Arizona cities, towns, farmers and ranchers are preparing for the first-ever cuts to the state's allotment of Colorado River water.

PHOENIX (3TV/CBS 5) - Arizona cities, towns, farmers and ranchers are preparing for the first-ever cuts to the state's allotment of Colorado River water. The cuts are the result of a drought that's lasted 26 years and will likely take effect in 2022.

The so-called "Tier 1" water shortage will affect some water users more severely than others.

"Central Arizona agriculture is going to feel the impact, probably first," said Chris Udall, who is the executive director of Agribusiness and Water Council of Arizona.

Farmers and ranchers in Pinal County are already preparing, but it's going to be a costly process. "The farmers down there are going to need to go back to pumping water. A lot of them are going to need funding to either rehabilitate wells, or to move wells so that their systems can operate on ground water versus surface water," said Udall.

Valley cities have higher-priority contracts with the Central Arizona Project (CAP), so any reductions to urban water users would be further down the road. "It won't affect Phoenix customers until at least 2025. We will see no reduction in supplies available to Phoenix customers," said Cynthia Campbell, who is Phoenix's water resource manager.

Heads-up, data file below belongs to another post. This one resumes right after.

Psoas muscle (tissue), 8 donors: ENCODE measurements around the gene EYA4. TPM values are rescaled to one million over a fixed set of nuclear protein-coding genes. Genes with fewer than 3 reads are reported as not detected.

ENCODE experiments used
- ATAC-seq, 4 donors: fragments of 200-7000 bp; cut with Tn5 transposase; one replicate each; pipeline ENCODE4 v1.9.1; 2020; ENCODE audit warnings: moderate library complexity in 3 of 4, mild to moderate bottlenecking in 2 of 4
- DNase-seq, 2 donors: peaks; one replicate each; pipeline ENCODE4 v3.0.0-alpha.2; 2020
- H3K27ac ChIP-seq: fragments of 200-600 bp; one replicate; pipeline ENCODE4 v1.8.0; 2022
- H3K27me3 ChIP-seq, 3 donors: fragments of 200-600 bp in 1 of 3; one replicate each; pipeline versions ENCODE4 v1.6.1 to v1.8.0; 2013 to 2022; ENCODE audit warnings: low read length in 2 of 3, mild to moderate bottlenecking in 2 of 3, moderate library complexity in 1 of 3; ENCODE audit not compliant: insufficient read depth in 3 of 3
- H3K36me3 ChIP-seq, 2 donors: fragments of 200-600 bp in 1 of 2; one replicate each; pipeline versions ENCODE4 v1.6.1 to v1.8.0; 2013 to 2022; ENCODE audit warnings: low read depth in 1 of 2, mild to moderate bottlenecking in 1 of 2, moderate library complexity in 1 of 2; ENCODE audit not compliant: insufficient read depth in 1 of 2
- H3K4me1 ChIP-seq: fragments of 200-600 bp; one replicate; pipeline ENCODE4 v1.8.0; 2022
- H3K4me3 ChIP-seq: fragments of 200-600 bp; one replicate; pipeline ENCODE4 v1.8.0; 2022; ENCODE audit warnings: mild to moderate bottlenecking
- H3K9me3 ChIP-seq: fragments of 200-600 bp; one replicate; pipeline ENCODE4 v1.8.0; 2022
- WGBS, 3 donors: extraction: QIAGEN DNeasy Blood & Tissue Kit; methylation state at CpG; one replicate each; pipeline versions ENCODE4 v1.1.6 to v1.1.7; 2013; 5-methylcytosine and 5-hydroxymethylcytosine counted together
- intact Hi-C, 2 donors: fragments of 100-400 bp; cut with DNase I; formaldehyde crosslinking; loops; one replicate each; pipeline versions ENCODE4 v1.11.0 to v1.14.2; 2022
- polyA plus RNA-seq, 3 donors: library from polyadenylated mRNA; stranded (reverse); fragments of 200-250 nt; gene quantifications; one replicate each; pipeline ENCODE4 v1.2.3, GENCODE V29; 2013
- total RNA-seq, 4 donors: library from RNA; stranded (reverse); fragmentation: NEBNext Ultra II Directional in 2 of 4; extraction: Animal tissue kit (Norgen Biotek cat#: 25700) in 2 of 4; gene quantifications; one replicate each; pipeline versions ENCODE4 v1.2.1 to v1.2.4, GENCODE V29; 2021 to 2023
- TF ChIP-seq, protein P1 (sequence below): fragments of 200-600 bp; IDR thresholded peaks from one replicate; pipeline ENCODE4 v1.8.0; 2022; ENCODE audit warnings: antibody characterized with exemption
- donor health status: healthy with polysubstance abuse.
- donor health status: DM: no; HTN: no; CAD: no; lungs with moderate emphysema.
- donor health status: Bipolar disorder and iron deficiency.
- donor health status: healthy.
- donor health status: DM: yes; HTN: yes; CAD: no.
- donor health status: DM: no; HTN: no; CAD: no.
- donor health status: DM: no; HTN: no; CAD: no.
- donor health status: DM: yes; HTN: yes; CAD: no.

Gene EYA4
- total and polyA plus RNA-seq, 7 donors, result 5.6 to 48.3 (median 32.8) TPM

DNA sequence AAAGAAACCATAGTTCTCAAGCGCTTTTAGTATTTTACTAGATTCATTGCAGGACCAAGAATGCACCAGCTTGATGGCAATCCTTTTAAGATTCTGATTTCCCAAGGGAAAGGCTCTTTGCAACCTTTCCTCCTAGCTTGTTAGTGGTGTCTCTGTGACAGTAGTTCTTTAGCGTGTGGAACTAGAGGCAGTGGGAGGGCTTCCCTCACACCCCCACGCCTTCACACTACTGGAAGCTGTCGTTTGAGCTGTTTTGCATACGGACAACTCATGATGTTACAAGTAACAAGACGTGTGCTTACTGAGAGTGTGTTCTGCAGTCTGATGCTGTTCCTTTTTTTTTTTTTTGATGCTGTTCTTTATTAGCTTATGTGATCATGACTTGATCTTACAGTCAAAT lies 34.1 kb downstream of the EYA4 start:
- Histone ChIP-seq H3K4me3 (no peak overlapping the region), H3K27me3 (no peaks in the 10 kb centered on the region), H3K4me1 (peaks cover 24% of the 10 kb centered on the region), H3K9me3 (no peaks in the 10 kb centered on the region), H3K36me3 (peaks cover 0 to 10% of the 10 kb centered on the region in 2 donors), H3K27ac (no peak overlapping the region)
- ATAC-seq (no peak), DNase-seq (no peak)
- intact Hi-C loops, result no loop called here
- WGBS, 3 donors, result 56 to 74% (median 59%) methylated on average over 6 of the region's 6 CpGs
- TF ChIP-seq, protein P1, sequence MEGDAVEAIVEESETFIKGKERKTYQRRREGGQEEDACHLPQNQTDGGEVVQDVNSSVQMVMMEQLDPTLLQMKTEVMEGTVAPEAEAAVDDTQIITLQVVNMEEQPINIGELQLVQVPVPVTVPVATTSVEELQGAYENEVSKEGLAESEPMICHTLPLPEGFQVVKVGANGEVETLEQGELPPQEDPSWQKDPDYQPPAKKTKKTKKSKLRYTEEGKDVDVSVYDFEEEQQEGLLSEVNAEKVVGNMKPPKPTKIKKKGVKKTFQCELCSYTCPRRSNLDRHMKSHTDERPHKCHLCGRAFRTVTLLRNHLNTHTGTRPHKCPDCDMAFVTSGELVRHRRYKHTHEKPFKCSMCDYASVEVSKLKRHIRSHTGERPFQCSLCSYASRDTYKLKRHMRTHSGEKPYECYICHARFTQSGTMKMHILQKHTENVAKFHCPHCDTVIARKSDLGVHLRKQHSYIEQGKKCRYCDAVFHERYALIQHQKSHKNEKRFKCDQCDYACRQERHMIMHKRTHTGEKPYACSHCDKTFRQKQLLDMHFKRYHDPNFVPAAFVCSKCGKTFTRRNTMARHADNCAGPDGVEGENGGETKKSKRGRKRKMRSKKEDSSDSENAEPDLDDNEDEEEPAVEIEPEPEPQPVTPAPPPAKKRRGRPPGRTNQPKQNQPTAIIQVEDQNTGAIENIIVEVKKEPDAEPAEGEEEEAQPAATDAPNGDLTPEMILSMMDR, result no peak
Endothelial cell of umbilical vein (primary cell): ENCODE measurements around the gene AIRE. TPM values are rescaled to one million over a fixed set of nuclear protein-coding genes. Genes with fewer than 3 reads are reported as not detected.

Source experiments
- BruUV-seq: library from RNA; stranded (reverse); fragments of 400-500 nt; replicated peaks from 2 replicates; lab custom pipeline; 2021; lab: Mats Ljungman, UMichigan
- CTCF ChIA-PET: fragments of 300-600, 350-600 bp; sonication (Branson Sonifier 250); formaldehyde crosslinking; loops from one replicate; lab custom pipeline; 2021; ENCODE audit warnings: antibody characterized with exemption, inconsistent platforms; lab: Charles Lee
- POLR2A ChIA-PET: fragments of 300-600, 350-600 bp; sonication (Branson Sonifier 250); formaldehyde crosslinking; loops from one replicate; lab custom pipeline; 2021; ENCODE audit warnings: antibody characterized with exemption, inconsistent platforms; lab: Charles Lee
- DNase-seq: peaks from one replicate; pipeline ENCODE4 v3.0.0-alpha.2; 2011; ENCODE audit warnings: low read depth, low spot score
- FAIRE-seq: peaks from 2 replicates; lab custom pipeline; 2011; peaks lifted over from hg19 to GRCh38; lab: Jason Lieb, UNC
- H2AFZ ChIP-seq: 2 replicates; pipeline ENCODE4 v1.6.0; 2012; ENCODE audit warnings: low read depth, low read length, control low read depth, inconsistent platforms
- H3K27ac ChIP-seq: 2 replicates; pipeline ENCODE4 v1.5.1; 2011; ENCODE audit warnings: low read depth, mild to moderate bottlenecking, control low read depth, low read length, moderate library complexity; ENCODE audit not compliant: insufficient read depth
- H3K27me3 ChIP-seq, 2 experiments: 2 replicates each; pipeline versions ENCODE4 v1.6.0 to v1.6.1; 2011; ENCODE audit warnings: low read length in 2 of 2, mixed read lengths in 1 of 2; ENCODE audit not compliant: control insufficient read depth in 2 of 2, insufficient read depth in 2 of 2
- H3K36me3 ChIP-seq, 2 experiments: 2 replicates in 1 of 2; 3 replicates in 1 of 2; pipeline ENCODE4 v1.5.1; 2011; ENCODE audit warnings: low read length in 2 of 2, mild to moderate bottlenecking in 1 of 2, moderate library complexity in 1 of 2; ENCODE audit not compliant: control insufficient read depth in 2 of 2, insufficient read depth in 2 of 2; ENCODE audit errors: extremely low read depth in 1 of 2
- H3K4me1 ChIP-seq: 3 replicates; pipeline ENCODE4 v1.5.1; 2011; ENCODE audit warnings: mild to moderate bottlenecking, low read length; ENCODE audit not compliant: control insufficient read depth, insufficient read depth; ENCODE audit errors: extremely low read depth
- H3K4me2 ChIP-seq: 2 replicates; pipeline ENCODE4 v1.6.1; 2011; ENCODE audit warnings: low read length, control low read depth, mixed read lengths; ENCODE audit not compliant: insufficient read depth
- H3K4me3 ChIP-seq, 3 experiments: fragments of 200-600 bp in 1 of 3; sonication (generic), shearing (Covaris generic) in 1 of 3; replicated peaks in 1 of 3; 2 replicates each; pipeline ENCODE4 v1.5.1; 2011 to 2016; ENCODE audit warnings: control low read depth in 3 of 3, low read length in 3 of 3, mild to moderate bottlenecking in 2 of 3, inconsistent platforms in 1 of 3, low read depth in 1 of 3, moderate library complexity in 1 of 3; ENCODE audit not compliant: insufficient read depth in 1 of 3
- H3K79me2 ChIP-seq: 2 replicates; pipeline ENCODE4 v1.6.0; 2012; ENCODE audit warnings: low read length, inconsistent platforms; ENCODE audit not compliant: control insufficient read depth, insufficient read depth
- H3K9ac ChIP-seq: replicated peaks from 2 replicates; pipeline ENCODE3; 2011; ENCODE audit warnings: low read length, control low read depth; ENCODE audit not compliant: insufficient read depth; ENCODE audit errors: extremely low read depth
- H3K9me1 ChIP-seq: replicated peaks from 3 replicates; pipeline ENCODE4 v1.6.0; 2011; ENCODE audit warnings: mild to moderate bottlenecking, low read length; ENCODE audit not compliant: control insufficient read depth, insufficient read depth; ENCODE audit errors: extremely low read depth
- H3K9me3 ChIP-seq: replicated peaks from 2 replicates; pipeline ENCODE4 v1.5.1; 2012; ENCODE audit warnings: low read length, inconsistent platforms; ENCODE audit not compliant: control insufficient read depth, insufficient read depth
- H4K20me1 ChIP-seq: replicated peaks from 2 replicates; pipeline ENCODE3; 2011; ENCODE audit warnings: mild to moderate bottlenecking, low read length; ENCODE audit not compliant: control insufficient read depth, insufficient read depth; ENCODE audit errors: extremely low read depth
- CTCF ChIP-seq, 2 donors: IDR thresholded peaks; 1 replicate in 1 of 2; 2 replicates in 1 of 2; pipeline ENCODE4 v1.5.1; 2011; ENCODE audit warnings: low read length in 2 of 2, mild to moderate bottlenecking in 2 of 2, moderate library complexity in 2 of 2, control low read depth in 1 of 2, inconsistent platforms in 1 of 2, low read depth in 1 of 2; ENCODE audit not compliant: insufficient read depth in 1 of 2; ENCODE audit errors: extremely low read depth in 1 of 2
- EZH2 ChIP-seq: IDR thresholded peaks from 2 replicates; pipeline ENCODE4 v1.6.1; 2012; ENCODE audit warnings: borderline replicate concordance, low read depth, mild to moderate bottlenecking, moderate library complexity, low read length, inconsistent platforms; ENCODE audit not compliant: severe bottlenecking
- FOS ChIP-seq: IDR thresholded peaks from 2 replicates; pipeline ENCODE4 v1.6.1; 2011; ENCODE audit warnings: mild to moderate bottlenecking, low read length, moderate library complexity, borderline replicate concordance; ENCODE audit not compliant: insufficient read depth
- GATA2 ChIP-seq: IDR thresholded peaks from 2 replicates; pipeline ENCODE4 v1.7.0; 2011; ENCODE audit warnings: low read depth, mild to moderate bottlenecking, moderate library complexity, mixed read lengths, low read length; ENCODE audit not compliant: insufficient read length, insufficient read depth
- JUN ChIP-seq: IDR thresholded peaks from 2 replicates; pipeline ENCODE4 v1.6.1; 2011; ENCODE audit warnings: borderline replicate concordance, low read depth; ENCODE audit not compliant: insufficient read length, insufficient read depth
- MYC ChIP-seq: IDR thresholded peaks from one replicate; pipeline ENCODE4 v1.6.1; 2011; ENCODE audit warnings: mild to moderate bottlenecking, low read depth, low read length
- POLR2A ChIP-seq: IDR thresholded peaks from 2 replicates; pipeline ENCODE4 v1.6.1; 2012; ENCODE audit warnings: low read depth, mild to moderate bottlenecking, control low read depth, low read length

Campbell says the city of Phoenix gets about 40% of its drinking water from the CAP. But city residents have done a good job of conserving water, which may help get the city through the drought without any cuts.

"Over the past 20 years, the city of Phoenix has seen a reduction in actual water use by about 30%, even though we've increased our population by 400 thousand people," said Campbell.

One of the reasons cities like Phoenix are in better shape than other areas is that they get 60% of their drinking water from SRP, and SRP's reservoirs are in good shape. Despite the dry winter, the reservoirs along the Salt River stand at 74% of capacity.

"Last year at this time we were at 98%. So luckily, last year was a wet year that helped refill those reservoirs to get us through this dry stretch that we're seeing now," said Stephen Flora, who is a senior hydrologist at SRP.

Both Flora and Campbell say it's going to be more important than ever for residents to conserve. Easy steps include installing low-flow toilets and showerheads, as well as repairing leaky faucets, spigots and pipes.

That won't be enough to help the Central Arizona agriculture community. Right now, farmers and water managers like Chris Udall are trying to get funding for water infrastructure added to the massive federal infrastructure package making its way through Congress.

"It's once in a lifetime. We hope that everybody will push for water infrastructure. It's badly needed. It benefits everybody and it's a good return on investment," said Udall.

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